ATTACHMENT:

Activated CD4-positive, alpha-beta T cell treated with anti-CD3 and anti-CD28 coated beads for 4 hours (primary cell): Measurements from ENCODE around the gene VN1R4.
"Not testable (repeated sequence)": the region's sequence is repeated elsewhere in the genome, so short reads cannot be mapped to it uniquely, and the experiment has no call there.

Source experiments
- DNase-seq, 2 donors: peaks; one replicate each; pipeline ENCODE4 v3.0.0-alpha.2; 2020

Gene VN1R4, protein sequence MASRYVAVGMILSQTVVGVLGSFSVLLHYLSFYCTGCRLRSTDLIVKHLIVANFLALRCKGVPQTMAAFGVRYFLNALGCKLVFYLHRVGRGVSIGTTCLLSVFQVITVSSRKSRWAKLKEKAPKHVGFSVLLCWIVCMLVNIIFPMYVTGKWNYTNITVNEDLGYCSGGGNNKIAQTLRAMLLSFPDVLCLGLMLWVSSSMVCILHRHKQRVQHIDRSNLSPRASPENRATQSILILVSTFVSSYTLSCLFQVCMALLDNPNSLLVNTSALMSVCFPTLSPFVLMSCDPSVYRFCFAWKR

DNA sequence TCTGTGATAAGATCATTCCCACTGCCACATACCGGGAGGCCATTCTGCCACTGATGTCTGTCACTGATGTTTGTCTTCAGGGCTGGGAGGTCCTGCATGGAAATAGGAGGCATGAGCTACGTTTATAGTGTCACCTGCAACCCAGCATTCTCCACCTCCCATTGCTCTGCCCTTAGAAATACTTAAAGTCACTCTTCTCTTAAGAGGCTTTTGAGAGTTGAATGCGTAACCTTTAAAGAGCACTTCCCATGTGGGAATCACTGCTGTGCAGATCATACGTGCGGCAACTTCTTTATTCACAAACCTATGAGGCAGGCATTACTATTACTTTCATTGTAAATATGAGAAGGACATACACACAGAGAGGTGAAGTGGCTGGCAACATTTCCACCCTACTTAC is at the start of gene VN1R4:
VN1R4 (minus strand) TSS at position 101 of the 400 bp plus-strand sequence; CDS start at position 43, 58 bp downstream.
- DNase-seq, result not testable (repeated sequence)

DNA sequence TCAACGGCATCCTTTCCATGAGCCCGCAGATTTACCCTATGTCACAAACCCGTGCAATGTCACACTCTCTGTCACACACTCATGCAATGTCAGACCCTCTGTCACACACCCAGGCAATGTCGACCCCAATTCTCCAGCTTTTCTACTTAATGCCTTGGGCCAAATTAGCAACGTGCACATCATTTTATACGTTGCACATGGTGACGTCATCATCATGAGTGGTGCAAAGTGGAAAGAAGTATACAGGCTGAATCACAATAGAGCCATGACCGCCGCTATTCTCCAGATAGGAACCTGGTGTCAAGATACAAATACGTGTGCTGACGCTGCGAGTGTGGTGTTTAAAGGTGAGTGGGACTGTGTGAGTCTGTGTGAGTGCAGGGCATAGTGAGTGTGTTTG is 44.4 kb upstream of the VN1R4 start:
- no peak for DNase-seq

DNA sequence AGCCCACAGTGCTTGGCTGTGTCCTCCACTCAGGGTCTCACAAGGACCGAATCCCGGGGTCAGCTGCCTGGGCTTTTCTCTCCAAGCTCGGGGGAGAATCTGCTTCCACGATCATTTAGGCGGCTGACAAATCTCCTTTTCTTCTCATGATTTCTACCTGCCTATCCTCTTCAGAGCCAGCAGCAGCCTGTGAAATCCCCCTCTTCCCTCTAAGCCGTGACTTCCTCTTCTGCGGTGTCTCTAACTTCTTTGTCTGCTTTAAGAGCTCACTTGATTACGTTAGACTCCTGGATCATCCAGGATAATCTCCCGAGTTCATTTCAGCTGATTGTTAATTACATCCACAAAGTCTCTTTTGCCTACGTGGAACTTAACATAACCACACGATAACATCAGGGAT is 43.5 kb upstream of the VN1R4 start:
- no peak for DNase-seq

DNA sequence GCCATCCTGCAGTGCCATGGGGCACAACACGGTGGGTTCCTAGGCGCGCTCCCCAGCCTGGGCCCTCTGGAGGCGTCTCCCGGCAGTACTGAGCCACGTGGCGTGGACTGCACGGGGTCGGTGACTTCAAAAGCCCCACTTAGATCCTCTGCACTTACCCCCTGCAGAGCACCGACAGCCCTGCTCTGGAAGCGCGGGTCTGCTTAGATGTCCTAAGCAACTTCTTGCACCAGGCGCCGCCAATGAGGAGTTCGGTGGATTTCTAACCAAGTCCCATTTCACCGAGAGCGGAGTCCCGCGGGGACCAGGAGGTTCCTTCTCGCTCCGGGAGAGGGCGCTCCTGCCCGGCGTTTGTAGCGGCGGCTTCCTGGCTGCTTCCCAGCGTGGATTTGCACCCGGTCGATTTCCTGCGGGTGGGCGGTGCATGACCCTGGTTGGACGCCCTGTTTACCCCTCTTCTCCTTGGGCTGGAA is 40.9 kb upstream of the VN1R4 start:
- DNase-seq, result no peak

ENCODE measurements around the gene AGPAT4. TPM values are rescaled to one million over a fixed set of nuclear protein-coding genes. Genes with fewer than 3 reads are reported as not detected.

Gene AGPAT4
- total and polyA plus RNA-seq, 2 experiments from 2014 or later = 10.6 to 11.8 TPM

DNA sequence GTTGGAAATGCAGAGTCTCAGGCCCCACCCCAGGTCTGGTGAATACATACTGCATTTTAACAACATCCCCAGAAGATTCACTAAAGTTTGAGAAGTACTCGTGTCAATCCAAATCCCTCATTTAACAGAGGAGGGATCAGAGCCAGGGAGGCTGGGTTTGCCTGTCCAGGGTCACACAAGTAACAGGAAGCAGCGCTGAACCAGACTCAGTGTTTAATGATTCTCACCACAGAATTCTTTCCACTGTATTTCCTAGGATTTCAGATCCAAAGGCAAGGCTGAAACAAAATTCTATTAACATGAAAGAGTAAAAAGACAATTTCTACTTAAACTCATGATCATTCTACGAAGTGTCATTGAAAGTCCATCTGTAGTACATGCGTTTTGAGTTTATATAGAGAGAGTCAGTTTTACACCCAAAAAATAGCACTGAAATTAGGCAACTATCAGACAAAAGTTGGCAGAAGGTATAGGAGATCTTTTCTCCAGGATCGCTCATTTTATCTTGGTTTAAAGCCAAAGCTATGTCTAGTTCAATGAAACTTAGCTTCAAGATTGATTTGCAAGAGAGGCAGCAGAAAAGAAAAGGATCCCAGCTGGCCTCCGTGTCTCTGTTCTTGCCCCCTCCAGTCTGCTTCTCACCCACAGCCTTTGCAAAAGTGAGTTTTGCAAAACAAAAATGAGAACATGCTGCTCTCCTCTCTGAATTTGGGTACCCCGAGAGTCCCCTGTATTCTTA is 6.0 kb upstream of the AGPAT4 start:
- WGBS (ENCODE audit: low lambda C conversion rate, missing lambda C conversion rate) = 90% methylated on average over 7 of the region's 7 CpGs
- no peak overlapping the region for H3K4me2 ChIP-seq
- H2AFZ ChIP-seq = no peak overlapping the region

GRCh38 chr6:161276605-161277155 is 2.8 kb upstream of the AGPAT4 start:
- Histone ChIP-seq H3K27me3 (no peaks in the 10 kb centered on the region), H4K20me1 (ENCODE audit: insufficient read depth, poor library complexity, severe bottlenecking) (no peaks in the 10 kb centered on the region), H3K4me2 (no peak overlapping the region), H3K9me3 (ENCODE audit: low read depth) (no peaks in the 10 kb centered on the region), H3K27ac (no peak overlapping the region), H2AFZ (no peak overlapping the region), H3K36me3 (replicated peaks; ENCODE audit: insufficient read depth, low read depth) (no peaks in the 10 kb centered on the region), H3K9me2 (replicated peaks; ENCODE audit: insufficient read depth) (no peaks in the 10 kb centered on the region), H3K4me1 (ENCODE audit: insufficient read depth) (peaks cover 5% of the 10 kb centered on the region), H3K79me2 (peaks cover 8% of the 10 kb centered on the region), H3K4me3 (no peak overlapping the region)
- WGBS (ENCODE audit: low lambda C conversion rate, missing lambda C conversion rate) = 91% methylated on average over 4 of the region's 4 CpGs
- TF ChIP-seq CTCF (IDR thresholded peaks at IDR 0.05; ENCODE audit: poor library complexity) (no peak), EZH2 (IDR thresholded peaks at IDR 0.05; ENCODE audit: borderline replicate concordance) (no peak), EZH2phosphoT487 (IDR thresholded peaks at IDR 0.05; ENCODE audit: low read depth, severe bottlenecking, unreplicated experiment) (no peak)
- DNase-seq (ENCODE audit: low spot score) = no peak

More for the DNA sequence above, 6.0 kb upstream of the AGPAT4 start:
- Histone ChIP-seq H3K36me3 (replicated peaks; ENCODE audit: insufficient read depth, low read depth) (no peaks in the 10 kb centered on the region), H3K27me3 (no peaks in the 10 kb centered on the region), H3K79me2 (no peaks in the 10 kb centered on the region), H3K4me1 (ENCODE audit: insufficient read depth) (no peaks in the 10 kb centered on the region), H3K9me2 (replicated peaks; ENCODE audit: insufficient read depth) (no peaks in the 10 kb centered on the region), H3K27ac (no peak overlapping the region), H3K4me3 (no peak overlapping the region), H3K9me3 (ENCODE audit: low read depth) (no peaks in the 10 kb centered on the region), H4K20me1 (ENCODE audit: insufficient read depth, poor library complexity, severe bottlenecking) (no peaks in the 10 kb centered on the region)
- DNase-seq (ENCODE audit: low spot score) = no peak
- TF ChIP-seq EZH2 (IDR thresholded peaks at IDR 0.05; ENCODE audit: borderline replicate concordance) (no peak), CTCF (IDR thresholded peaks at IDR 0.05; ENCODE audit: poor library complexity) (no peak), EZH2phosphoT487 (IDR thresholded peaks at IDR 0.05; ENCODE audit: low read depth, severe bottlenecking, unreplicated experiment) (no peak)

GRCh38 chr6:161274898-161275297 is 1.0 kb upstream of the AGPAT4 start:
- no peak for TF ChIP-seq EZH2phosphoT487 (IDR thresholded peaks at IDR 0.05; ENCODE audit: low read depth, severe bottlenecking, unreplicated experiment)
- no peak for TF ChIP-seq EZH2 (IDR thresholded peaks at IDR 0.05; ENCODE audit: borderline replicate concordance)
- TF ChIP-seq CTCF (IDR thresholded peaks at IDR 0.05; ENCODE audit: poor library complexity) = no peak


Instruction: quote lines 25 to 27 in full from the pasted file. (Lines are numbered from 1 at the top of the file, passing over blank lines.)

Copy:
- TF ChIP-seq CTCF (IDR thresholded peaks at IDR 0.05; ENCODE audit: poor library complexity) (no peak), EZH2 (IDR thresholded peaks at IDR 0.05; ENCODE audit: borderline replicate concordance) (no peak), EZH2phosphoT487 (IDR thresholded peaks at IDR 0.05; ENCODE audit: low read depth, severe bottlenecking, unreplicated experiment) (no peak)
- DNase-seq (ENCODE audit: low spot score) = no peak

More for the DNA sequence above, 6.0 kb upstream of the AGPAT4 start: